Frustration is hitting fever pitch in two West Clare communities over the absence of adequate sewerage and wastewater treatment plants despite decades of efforts to rectify the matter.
Separate respective plights of forty and sixty nine years in Cooraclare and Carrigaholt were brought into focus by elected representatives of the West Clare Municipal District who are seeking a sit down meeting with the Minister for Housing, Local Government and Heritage, Darragh O’Brien (FF) to find a remedy for the problems.
An investment of €1.4bn in water services was announced in the Department’s €3.1bn housing budget. The funding is earmarked to “deliver significant improvements in our public water and wastewater services” and will “support improved water supplies in rural Ireland” according to the Department. Over €1.3 billion is being provided to Irish Water in 2021.
Inclusion of Cooraclare sewerage scheme was requested as “a level one priority” to be constructed as a pilot project by Cllr Bill Chambers (FF). He said the scheme was ready to go to tender when it was axed previously. “It was in the Programme for Government even though some people said it wasn’t, people will deny it but small schemes like Cooraclare and Carrigaholt were in it”.
Irish Water in a written reply to the motion detailed that “a multi-billion euro investment programme over many years” was required to build, repair and upgrade its treatment plants. “It is important to note that Irish Water has no statutory role where there is currently no infrastructure. Irish Water does not have any plans to develop a new sewerage scheme in Cooraclare where there is currently no public wastewater infrastructure”.
Similarly the spokesperson confirmed no plans to develop a sewerage scheme in Carrigaholt existed following an appeal by Cllr Gabriel Keating (FG). He maintained that the village was “an ideal project” for a pilot scheme. He recalled that as far back as 1952, Carrigaholt was waiting on Clare County Council to provide a wastewater treatment plant with funding allocated in the 2009 Budget. “In 2011, Minister for Environment, Phil Hogan made funding available for a feasibility study to be carried out and when completed it showed a shortfall of €490,000 on an investment in excess of €1.3m”.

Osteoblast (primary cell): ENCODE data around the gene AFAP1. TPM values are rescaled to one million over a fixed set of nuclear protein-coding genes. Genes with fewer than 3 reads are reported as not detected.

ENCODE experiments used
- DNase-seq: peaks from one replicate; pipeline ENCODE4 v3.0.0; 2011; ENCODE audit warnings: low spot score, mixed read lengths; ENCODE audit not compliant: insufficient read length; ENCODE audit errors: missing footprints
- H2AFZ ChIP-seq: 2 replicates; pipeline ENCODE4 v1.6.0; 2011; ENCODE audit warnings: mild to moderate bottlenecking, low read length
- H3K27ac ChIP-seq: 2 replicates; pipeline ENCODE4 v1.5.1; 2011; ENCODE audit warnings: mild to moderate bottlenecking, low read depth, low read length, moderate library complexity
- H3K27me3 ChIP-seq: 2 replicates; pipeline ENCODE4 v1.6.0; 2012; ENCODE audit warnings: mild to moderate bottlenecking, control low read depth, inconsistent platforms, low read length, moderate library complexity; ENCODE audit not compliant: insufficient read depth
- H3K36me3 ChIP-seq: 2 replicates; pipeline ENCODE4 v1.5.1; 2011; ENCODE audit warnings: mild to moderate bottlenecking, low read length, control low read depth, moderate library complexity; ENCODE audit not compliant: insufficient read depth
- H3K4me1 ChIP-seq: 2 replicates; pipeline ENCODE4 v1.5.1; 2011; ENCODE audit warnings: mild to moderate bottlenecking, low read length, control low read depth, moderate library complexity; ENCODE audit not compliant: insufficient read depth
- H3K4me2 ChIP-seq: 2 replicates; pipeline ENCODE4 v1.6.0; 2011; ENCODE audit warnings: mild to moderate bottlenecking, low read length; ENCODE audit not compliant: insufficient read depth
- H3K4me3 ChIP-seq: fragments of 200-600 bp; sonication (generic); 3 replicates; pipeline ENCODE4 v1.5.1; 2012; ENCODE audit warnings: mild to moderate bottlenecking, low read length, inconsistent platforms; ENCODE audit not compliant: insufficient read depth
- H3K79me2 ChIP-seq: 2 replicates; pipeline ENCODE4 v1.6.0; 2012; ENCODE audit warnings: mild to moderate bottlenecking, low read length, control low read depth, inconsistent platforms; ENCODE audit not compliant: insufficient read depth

“We’re waiting for the last forty years to get this job done,” Cllr Chambers outlined. He said that half a million euros was spent on the preparation of the scheme “and then it was axed about ten years ago, we’re still waiting”. He suggested that West Clare councillors and the county’s Oireachtas members arrange a meeting with the Minister to bring an end to the matter. “Bill is right to seek a meeting with the Minister,” Cllr Shane Talty (FF) commented in seconding the proposal.
Up to 51 villages in Clare are without sewerage schemes, Cllr Keating flagged. He questioned if the Council was being used by Irish Water who are not upholding their end of the service agreement between both parties. The current situation in Carrigaholt was labelled “a desperate state” as he noted the “gateway to Loop Head” was without a public toilet and basic facilities. He felt the Minister should establish a pilot scheme in West and East Clare.
Ambition to deliver works was in short supply among Irish Water, Cllr Cillian Murphy (FF) stated. He admitted to being “speechless for five minutes” upon reading their response. “We have to go and approach the Minister to put an alternative system in place for local authorities to provide basic infrastructure to allow for them to survive”.
Annoyance and frustration was voiced by Cllr Ian Lynch (IND) on Irish Water’s conduct. “What a load of nonsense,” he remarked of their reply.
Cathaoirleach of the West Clare MD, Cllr Joe Garrihy (FG) revealed that hurdles are being met in attempts to add infrastructure in Doolin also. The knock-on effect will limit their efforts to entice people to live in West and North Clare. “Our country uses Doolin and Loop Head for postcards but has slammed the door in our face”.